An unique Kwele initiation mask from the Democratic Republic of Congo circa 1980s. The Kwele occupy the forested region of the Democratic Republic of Congo. These masks are worn in dances for initiation ceremonies.
The Kwele people are a tribal group of eastern Gabon, Republic of the Congo, and Cameroons in West Africa. They fled the coastal area of West Africa during the 19th century, after their traditional enemies acquired firearms from the slave traders. This altercation is often called the "Poupou" war. The Kwele then settled into lands between the Dja and Ivindo rivers. The Kwele are noted for their ceremonial masks which are collected as art objects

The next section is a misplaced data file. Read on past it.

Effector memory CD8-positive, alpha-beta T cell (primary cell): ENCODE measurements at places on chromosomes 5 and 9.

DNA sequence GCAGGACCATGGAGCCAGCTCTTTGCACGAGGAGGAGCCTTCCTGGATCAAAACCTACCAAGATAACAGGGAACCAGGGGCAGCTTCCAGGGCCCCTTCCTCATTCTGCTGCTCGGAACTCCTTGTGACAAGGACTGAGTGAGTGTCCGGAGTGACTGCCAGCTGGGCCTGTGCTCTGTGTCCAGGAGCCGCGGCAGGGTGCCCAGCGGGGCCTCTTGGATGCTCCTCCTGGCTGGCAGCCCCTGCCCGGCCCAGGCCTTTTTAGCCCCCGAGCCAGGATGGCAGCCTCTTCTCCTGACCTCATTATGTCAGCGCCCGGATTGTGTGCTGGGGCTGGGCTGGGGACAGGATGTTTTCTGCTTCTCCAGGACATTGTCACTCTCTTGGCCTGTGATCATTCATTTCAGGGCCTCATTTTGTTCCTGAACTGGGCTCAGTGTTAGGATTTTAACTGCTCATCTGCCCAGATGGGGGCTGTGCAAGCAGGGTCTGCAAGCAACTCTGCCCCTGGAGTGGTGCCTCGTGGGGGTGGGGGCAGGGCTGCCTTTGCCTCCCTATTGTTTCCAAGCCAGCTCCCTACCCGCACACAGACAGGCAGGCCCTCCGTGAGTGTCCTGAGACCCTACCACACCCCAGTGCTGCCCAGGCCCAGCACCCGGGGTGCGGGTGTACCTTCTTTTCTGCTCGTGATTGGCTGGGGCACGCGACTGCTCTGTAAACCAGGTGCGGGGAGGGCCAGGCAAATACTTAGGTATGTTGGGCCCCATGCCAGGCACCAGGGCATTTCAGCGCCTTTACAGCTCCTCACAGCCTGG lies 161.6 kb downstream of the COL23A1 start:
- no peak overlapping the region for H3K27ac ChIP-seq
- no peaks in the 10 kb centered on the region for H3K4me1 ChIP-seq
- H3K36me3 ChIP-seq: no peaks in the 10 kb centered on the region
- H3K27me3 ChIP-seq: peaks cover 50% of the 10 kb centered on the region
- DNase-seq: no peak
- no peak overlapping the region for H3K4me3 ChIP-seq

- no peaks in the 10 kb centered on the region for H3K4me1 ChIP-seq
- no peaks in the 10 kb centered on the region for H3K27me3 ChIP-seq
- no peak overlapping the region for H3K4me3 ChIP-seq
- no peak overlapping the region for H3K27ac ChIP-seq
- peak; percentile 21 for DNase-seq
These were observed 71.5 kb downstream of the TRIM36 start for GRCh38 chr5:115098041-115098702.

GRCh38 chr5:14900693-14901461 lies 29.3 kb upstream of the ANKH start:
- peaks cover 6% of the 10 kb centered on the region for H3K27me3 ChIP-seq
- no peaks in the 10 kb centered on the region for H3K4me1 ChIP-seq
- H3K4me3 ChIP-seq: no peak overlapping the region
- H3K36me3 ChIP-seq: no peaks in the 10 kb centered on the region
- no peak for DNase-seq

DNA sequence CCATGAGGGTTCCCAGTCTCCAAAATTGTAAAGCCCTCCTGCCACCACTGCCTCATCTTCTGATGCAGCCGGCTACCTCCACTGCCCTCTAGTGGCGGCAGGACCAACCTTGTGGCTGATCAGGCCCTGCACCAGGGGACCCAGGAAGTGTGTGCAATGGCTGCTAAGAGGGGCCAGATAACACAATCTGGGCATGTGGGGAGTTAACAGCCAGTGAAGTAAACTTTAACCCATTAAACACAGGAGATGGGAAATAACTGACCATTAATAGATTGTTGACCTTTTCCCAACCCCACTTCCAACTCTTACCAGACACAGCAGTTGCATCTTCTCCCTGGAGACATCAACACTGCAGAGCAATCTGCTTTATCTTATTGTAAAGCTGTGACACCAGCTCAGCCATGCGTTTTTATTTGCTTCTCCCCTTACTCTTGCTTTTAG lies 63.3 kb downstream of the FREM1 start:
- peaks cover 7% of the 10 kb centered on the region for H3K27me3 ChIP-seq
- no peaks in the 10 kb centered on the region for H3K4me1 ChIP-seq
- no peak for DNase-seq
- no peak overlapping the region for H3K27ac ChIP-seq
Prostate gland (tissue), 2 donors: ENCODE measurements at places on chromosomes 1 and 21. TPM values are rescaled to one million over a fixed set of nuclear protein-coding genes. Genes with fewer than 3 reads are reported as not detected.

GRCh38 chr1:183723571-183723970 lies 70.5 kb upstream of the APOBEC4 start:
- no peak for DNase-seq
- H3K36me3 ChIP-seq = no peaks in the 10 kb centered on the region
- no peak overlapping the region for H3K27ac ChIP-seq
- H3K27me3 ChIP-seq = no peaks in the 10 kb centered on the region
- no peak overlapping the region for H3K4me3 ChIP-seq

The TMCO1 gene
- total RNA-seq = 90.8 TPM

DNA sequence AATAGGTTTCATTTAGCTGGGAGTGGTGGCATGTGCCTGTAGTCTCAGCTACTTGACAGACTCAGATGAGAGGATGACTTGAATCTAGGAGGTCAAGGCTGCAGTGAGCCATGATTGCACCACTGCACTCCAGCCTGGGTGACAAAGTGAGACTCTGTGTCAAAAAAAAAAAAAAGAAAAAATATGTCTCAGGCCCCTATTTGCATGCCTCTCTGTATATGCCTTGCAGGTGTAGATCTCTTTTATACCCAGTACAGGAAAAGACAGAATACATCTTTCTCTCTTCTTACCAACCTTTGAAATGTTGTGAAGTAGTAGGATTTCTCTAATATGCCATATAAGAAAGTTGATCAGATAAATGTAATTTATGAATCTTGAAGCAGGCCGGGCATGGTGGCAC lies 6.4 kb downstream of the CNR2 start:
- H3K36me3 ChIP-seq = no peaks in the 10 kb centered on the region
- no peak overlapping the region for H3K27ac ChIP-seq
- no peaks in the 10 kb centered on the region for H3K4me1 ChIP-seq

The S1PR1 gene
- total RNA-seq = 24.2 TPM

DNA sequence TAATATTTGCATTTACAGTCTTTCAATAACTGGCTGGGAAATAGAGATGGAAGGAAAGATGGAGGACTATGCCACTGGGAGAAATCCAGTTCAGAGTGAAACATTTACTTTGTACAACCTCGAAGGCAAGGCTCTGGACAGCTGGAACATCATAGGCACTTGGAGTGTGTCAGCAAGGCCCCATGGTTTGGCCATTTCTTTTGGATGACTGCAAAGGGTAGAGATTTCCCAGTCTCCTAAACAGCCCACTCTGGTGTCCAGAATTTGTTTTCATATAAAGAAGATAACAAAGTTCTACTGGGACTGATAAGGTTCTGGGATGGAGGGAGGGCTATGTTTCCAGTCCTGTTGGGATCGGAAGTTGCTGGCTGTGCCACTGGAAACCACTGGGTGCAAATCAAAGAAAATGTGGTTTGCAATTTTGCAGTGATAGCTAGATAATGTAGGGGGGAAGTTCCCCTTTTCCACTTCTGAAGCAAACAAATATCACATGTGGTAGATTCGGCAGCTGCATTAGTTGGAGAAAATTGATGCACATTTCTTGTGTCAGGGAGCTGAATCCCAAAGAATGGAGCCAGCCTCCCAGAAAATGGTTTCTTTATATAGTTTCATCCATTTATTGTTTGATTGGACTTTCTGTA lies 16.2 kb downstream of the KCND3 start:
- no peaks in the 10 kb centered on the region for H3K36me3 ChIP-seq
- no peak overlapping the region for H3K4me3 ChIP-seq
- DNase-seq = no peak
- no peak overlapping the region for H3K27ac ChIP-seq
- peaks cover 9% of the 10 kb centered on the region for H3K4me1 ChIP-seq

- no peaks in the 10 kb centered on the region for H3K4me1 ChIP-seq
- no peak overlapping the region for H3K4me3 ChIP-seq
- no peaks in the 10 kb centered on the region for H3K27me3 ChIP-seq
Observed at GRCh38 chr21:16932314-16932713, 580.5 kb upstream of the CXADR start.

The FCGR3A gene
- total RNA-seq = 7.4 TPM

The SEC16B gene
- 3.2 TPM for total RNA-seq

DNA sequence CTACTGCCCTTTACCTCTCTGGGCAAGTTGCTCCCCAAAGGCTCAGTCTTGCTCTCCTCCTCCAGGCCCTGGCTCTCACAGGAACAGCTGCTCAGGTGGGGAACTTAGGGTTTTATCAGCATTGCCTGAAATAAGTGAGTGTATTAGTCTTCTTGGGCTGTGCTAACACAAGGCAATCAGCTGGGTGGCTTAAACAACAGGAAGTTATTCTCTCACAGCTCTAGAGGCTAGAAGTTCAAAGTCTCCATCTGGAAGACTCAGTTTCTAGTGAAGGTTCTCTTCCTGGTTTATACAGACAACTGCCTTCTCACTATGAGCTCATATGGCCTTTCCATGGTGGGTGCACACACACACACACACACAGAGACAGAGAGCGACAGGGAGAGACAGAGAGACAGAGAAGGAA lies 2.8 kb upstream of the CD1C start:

The masks are associated with the Beete association, which maintains social order, and are also used in initiation rites and at the end of mourning periods. Thought to represent benevolent forest spirits, the masks represent people or animals, or a combination of the two. Many lack eye slits; the masks are shown rather than worn, and many are painted with white kaolin earth, which the Kwele associate with light and clarity.
Their masks are recognized by their great simplicity, in a concentrated and analytical expression.
Measures: 7.5x4x11" H
Condition: Excellent, wear consistent with age.
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